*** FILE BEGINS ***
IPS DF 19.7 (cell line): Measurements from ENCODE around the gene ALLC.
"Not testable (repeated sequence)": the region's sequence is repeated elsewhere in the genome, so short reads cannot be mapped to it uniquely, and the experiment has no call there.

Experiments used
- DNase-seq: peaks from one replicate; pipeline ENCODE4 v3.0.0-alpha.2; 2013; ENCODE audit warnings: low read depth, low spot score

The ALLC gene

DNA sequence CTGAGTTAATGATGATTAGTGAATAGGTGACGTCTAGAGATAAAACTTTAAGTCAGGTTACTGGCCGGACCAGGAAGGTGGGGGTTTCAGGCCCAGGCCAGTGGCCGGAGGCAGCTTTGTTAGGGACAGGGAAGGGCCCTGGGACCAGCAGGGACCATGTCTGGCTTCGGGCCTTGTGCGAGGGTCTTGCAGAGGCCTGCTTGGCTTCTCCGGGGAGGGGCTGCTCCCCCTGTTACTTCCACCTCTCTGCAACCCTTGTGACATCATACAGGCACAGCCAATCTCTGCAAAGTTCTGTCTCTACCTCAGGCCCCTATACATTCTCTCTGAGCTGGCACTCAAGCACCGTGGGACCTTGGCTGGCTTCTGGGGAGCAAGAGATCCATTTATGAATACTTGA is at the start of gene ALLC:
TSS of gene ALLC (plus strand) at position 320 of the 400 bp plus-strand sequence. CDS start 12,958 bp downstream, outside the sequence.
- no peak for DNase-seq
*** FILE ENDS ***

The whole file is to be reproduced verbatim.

IPS DF 19.7 (cell line): Measurements from ENCODE around the gene ALLC.
"Not testable (repeated sequence)": the region's sequence is repeated elsewhere in the genome, so short reads cannot be mapped to it uniquely, and the experiment has no call there.

Experiments used
- DNase-seq: peaks from one replicate; pipeline ENCODE4 v3.0.0-alpha.2; 2013; ENCODE audit warnings: low read depth, low spot score

The ALLC gene

DNA sequence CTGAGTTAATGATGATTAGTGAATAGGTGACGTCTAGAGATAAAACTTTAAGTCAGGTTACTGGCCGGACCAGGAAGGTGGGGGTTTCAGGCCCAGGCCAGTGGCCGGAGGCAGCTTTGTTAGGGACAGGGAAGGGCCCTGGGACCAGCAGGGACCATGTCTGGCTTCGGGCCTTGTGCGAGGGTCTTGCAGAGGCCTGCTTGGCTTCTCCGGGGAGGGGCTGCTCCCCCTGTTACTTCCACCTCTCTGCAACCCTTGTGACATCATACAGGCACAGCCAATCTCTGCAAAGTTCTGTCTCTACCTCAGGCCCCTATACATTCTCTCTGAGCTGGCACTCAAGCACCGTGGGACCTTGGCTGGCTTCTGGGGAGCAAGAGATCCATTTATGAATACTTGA is at the start of gene ALLC:
TSS of gene ALLC (plus strand) at position 320 of the 400 bp plus-strand sequence. CDS start 12,958 bp downstream, outside the sequence.
- no peak for DNase-seq